Your information is incorrect. Before Humanae Vitae was published, Pope Paul VI assembled some advisors to give him their advice. The Pill was not marketed comprehensively until 1967 (approved for use by the FDA in 1960). He knew what was going on. His advisors recommended loosening the Church’s stance on artificial birth control. Instead, he reaffirmed constant Church teaching. Within 24 hours, a group of dissenting theologians, going beyond their authority, published a full page ad in the New York Times telling married Catholics that using ABC was OK. They were wrong.

This encyclical is very clear about the licit use of contraceptive pills to solve a medical problem. Any assumption about why Catholics do or do not follow this encyclical is pure speculation. The rationale for this encyclical is a reaffirmation of every encyclical that came before it. The “mess” was created by dissidents inside and outside the Church who were promoting sex with anyone, including with people they were not married to.

Please don’t suggest a problem with Church teaching when there isn’t one. Slavery to the flesh is a bad idea.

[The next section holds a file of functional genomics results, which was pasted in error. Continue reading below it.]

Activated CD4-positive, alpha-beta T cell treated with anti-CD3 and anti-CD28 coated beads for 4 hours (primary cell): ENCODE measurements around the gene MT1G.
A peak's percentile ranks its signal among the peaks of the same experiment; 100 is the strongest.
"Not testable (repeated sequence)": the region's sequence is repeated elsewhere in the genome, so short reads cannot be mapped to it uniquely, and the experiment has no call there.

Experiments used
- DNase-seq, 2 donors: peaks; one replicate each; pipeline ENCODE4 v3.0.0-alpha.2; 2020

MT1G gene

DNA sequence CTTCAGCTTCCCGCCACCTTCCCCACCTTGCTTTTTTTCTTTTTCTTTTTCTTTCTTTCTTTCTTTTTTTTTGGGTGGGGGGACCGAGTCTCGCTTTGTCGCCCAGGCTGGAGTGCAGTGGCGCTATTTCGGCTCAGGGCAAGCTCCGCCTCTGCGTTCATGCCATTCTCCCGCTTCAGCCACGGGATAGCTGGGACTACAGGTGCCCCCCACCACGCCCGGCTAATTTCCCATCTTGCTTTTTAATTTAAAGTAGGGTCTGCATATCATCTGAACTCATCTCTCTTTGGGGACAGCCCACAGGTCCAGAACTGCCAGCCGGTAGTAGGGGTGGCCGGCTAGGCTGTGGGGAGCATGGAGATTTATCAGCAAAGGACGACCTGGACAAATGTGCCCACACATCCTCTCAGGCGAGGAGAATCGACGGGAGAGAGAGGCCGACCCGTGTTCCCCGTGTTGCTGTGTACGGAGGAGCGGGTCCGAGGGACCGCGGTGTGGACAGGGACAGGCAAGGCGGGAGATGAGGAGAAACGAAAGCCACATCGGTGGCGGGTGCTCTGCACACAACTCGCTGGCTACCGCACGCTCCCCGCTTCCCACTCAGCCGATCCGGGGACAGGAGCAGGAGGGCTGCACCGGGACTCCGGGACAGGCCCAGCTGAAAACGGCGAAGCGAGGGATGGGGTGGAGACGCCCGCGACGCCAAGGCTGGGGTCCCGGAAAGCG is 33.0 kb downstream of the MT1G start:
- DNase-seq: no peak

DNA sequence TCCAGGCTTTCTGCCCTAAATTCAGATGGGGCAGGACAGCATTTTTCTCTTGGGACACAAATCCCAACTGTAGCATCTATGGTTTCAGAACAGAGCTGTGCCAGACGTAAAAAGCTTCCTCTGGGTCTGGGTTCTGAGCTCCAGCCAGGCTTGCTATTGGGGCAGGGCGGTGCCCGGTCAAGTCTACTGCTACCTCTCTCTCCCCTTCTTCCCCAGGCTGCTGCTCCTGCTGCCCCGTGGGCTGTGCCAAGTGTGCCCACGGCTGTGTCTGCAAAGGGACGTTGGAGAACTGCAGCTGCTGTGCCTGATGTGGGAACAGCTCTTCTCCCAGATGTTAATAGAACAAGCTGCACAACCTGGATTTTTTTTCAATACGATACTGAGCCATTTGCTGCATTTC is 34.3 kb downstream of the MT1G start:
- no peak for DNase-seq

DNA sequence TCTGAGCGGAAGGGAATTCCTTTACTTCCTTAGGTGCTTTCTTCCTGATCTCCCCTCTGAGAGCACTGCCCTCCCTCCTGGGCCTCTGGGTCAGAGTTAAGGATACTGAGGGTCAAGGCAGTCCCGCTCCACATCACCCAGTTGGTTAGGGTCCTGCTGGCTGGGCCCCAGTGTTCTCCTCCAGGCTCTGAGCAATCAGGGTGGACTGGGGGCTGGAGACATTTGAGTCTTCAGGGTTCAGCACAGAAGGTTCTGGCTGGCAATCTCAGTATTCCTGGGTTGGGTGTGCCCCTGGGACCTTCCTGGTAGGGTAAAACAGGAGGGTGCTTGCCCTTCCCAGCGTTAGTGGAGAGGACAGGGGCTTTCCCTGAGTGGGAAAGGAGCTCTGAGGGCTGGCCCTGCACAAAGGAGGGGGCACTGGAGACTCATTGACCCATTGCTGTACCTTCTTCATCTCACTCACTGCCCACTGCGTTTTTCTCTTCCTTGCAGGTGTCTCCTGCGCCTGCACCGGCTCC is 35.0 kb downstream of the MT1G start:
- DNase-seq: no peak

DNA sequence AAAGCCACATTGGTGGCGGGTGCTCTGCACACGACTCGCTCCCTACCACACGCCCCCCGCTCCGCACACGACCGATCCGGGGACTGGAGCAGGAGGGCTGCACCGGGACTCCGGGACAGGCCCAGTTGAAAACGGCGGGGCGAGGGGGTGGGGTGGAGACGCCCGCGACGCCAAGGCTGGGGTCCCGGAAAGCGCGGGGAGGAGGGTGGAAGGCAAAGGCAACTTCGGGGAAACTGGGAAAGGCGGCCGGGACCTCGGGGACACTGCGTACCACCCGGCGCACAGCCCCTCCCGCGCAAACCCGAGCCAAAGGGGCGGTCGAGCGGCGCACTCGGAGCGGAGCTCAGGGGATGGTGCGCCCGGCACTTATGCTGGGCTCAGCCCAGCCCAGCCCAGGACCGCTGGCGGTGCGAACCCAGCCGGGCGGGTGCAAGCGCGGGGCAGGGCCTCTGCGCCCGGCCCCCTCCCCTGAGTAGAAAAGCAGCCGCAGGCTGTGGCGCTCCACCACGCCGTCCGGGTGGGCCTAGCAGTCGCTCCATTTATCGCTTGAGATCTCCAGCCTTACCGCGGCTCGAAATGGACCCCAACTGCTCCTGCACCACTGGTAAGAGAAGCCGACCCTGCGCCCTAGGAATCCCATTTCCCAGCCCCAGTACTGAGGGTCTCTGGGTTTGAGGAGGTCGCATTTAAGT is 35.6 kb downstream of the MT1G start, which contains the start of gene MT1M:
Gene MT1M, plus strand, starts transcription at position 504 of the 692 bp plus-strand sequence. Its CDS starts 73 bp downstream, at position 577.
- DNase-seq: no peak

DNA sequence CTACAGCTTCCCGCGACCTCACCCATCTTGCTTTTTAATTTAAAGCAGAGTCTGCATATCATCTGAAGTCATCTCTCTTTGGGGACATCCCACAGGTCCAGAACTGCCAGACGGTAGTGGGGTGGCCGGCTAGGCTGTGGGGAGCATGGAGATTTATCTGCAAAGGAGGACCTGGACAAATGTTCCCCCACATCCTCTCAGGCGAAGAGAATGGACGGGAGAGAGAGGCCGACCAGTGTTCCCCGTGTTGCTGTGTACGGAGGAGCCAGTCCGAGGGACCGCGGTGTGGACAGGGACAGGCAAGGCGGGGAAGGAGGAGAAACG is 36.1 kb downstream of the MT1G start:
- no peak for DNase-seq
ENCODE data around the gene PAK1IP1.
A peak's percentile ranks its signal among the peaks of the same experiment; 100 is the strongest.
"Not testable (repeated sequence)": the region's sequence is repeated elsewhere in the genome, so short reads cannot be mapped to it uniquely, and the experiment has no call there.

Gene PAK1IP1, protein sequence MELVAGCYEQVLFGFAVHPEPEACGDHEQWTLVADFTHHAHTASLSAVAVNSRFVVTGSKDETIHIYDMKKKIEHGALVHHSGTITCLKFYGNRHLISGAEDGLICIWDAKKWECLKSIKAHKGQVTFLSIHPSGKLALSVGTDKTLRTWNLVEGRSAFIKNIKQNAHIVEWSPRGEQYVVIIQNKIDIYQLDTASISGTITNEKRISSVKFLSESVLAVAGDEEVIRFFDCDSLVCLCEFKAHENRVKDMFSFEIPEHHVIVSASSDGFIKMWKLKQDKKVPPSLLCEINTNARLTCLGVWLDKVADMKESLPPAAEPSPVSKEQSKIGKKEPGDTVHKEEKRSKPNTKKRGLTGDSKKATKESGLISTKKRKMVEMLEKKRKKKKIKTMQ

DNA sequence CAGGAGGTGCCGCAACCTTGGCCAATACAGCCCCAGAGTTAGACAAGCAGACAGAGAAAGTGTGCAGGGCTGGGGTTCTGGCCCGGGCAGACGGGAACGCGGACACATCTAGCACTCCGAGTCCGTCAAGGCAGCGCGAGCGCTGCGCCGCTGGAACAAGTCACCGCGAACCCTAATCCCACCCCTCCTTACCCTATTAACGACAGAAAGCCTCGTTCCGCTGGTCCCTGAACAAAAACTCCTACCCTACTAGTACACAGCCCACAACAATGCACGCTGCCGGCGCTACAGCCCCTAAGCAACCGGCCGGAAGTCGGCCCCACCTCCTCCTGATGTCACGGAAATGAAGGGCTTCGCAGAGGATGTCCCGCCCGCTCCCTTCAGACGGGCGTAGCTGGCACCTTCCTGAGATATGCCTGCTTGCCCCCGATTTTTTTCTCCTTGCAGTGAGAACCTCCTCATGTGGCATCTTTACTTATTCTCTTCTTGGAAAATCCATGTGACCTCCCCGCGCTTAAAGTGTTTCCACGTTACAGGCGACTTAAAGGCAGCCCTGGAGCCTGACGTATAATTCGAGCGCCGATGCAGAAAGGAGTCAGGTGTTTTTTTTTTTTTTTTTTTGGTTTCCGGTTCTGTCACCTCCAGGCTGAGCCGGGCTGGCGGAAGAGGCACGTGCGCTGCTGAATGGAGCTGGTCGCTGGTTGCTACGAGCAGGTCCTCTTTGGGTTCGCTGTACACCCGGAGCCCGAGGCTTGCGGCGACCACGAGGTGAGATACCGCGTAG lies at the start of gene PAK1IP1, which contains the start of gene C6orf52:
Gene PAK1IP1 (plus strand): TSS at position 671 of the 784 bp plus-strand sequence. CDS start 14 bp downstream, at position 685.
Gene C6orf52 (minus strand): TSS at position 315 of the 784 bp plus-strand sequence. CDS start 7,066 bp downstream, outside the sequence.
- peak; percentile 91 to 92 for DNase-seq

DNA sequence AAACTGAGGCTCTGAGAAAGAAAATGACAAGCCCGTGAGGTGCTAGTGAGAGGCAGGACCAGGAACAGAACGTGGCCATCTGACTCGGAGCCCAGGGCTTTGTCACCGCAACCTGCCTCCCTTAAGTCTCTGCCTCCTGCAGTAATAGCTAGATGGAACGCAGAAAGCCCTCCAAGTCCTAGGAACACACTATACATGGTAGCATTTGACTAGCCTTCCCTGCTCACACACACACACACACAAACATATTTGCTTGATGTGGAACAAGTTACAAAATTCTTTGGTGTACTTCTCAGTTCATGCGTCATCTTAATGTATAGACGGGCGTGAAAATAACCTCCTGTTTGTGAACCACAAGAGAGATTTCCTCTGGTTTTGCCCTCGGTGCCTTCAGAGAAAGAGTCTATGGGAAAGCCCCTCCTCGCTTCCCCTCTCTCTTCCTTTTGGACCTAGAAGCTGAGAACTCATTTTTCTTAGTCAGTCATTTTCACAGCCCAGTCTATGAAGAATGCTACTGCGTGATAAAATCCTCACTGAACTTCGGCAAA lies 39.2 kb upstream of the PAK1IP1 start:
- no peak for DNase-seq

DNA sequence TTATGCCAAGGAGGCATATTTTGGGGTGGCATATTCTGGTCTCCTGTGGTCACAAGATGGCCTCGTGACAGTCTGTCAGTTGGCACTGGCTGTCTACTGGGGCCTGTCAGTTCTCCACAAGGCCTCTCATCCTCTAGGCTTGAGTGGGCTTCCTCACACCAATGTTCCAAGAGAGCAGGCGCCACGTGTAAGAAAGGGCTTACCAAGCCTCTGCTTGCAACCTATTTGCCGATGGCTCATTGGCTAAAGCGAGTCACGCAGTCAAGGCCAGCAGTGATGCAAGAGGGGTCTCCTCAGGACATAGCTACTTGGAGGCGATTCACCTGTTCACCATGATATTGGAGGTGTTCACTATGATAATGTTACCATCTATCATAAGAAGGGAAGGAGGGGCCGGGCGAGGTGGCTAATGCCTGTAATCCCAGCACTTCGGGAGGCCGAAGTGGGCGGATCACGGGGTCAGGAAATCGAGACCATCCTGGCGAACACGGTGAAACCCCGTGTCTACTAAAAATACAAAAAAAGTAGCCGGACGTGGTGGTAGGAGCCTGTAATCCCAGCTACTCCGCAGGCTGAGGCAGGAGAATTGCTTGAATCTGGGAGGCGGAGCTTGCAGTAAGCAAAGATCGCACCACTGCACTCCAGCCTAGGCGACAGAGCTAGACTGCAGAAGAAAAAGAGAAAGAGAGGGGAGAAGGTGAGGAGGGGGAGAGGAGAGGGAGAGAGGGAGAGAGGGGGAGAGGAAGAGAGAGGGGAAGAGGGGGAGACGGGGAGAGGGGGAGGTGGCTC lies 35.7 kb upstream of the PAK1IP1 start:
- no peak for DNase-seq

The darkening the intellect is one of the effects of original sin, especially in moral matters where the concupiscence of the flesh comes into play. (I’m not saying I’m any better; I have my own issues I just take the Church’s word on). Again though, it only seems to be a more recent phenomenon where this particular point has become controversial. For whatever reason, people in different times and places tend to have problems with different moral truths. For whatever reason, trying to justify this sin is a common issue of our time…

These seem to fit logically to me into the greater framework of Catholic morality as a matter of self-defense. No one would deny in other cases of self defense that one can repel an unjust aggressor or hold oneself or part of oneself back from him. A victim fighting off a rapist mid act would not be sinning, even though coitus would be interrupted, etc. The same with holding back one’s ovum or repelling the attackers sperm, etc. In those case, there is no intent to engage in the conjugal act at all by the party doing the holding back or repelling.

I think it is important to note that the Catechism of Trent, Casti Connubii, and Humanae Vitae all place this point of morality in the context of marriage where there has been an exchange of consent.


Please quote exactly what I stated that you disagree with.


You may not have been listening to the actual point I am observing…

Do you agree there are acceptable instances where intended medical contraception is OK?


So lets first answer the basic question before jumping too quickly into your analysis.

  1. Is contraception of the attacker’s sperm intended at Catholic hospitals in such treatment after rape?
  2. Is it acceptable for the Congo nuns to intentionally medically contracept when taking the pill at their mission station?

If you agree how do the allegedly clear principles of Paul VI and JPII allow this…